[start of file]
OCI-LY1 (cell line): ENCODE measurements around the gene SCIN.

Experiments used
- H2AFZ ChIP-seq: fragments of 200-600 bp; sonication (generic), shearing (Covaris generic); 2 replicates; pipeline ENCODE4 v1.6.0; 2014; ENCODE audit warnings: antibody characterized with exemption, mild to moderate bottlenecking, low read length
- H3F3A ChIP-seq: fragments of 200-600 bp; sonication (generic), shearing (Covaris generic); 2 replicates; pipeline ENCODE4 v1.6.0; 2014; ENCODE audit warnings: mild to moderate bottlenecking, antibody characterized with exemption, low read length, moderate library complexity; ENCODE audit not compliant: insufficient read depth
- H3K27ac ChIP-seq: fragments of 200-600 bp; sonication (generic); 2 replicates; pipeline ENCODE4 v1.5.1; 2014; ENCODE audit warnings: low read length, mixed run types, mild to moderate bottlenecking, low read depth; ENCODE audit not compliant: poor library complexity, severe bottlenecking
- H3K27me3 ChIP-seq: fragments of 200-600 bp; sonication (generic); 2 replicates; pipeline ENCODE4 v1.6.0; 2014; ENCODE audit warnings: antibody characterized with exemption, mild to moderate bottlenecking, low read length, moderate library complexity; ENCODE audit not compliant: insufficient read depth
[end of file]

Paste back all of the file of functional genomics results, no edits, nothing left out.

OCI-LY1 (cell line): ENCODE measurements around the gene SCIN.

Experiments used
- H2AFZ ChIP-seq: fragments of 200-600 bp; sonication (generic), shearing (Covaris generic); 2 replicates; pipeline ENCODE4 v1.6.0; 2014; ENCODE audit warnings: antibody characterized with exemption, mild to moderate bottlenecking, low read length
- H3F3A ChIP-seq: fragments of 200-600 bp; sonication (generic), shearing (Covaris generic); 2 replicates; pipeline ENCODE4 v1.6.0; 2014; ENCODE audit warnings: mild to moderate bottlenecking, antibody characterized with exemption, low read length, moderate library complexity; ENCODE audit not compliant: insufficient read depth
- H3K27ac ChIP-seq: fragments of 200-600 bp; sonication (generic); 2 replicates; pipeline ENCODE4 v1.5.1; 2014; ENCODE audit warnings: low read length, mixed run types, mild to moderate bottlenecking, low read depth; ENCODE audit not compliant: poor library complexity, severe bottlenecking
- H3K27me3 ChIP-seq: fragments of 200-600 bp; sonication (generic); 2 replicates; pipeline ENCODE4 v1.6.0; 2014; ENCODE audit warnings: antibody characterized with exemption, mild to moderate bottlenecking, low read length, moderate library complexity; ENCODE audit not compliant: insufficient read depth